Assistant District Attorney Marcus Fontenot advises the Evangeline Parish Police Jury on its options of reopening the parish during the meeting held Monday, May 4, at the parish courthouse. (Gazette photo by Tony Marks)
Gray area businesses in Evangeline Parish (such as clothing stores, jewelry stores, sporting good stores, furniture stores, book stores, law offices, and accounting firms) can now reopen following the Evangeline Parish Police Jury meeting held Monday, May 4.
These gray area businesses were not listed as being essential or non-essential in Governor John Bel Edwards’ Stay-at-Home orders.
The vote came after Police Jury President Ryan “Leday” Williams wanted guidance from the jurors on how to proceed with reopening the parish.
“I have no problem with all businesses reopening,” said Juror Bryan Vidrine.
Williams then stated, “It is unfair the way the order is set up because some non-essential businesses offer the same services that these essential businesses offer. I don’t see why it’s different between non-essential and essential if they are all providing a service and everybody is susceptible to catching the virus.”
Voicing his concern on going forward was Juror Daniel Arvie who stated, “The governor said there is a possibility he’s going to let everything open on May 15. I’d like to follow the governor’s orders and wait two more weeks to see how it goes before we make any recommendations.”
The other jurors disagreed.
“People are hurting enough,” said Juror Ryan Ardoin. “I think if people use common sense and take precautions then we’ll be ok.”
Making an emphatic argument for opening the parish was Juror Kevin Veillon. He expressed, “It’s time we move forward. There are a lot of people out there who own businesses that are hurting. A lot of people are hurting out there in Evangeline Parish.”
He continued, “You look at the numbers and see people are dying and are sick, but I can leave here and get killed in a car wreck. We can’t hold our lives down forever for a virus. People are going through bankruptcy and are losing their cars, their homes, their wives, and their husbands. I think we need to act and use our power to open some businesses here in Evangeline Parish.”
Veillon’s argument reached its climax when he said, “The media did a great job of scaring the people here in the United States. The people are scared. I’m 48-years-old. If you would have asked me when I was 18 if this could happen in the United States, the most powerful country in the world, I would have said absolutely not. But, it has happened. I’ve seen it with my own eyeballs. Now, we just have to move forward. We can’t just stop and stay crippled.”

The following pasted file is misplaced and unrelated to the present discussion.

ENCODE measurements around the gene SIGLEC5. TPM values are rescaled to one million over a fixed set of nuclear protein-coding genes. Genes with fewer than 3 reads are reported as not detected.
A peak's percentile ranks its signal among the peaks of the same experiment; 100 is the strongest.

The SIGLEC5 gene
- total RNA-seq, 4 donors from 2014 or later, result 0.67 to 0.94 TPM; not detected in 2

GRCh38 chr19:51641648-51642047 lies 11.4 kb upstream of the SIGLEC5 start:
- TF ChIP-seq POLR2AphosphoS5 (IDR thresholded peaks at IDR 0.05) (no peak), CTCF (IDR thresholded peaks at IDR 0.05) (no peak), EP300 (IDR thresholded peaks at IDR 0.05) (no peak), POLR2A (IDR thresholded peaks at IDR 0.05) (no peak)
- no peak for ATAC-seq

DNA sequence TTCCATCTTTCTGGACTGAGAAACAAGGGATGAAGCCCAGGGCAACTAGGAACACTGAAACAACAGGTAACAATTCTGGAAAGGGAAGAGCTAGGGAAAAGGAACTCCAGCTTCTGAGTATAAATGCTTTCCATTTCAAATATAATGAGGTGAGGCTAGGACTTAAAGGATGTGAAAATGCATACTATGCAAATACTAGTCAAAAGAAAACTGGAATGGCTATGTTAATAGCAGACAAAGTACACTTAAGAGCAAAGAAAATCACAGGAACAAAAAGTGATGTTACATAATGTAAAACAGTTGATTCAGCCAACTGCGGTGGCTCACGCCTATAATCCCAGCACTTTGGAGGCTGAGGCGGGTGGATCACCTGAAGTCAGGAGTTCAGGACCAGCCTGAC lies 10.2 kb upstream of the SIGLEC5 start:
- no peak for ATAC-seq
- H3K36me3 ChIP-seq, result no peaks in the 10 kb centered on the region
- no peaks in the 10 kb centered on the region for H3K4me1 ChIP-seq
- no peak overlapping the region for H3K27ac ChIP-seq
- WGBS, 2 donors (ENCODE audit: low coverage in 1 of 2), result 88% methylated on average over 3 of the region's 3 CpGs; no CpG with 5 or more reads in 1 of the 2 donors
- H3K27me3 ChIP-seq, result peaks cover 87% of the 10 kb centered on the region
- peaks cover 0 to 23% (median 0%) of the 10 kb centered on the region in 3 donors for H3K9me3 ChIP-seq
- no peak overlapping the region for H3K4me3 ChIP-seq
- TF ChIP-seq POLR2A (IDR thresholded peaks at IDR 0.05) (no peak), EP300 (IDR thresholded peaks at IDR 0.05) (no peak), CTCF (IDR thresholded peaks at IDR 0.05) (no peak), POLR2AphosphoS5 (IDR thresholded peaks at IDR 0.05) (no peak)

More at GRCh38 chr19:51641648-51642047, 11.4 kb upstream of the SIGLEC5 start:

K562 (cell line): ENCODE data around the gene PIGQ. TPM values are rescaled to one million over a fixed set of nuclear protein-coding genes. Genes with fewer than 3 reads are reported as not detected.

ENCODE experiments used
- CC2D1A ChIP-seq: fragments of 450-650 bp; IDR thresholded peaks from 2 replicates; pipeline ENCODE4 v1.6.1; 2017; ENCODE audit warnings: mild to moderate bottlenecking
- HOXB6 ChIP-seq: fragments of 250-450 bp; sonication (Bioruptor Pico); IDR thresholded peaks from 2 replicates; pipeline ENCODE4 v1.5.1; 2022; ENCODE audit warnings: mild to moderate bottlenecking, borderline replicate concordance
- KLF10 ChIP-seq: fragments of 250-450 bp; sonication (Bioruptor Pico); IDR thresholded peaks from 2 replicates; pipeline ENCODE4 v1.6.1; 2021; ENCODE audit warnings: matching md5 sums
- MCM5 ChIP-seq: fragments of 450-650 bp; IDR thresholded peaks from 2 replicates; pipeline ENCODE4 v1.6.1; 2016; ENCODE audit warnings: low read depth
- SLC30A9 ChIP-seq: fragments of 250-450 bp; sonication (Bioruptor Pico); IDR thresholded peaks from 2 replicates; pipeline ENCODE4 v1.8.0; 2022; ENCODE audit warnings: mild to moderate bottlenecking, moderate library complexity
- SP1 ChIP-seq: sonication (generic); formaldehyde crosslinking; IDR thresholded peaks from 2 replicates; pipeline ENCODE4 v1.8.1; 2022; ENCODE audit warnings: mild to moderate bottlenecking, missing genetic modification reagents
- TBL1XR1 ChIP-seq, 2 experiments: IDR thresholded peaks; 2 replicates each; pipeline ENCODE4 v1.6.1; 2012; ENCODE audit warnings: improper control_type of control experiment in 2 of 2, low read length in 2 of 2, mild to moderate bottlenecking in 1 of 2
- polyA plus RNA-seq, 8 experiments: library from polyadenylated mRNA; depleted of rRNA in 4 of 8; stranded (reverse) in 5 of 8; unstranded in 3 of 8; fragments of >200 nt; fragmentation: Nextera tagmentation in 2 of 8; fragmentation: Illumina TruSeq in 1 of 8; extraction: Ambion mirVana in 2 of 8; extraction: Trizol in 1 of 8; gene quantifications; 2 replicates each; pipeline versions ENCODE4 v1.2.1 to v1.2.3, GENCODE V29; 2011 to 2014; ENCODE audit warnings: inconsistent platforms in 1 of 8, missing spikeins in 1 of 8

He continued, “If the owners want to take responsibilities with their restrictions of their businesses and start making money to pay their bills and not relying strictly on the bank, then it’s time to move forward. Let’s talk about the restrictions and see what’s legal.”
Juror Keith Saucier commented, “I think we need to open up. Businesses are hurting. We need to move forward.”
Veillon then added, “I think people take advantage of this thing, and I think we need to move forward and start opening to try to get Evangeline Parish a step forward and move on.”
Juror Sidney Fontenot asked if the police jury has the authority to override the governor’s orders.
Assistant District Attorney Marcus Fontenot replied, “No.”
Fontenot explained, “We are a state agency. The governor issued an executive order, which he’s provided that power by the Constitution of our state, and we don’t have the authority to override his executive order.”
He added, “There are a lot of rules people don’t follow. That doesn’t mean they have authority not to follow them. As a general rule, we have to follow what the governor says.”
The topic of gray area businesses first arose when Ardoin replied, “I know for a fact there are non-essentials that are not listed, and I know for a fact these can open because they’re not listed in the order like flea markets, certain retail stores, and jewelry stores.”
Ardoin later made the motion to allow “areas not specifically ordered to remain closed to be reopened under the guidelines of the social distancing and face mask requirements that the state made.”
He added, “I don’t think there is anything out of order in that motion. It’s only broadening the essential businesses that are not listed because they’re not non-essentially listed as well. A place that might have five customers at the best time of the day is being told they have to shut down, but you got 100 people at Walmart walking around all over the place. What’s the difference?”
Fontenot replied, “If the jury passes a motion that would authorize any business that’s not specifically listed or specifically excluded to open, then that would be ok because you’re not defying the order.”
Ardoin’s motion passed unanimously. Jurors Lamar Johnson and Eric Soileau were not present.
In a statement on Tuesday, May 5, Evangeline Parish District Attorney Trent Brignac expressed, “We support our local businesses and wish they could reopen in a safe matter, but we don’t want to give the police jury bad advice. We would hate to see these businesses losing their state licenses if they reopen.”
For coverage of the other items discussed during the police jury meeting, pick up a copy of the Sunday, May 10, edition of the Ville Platte Gazette.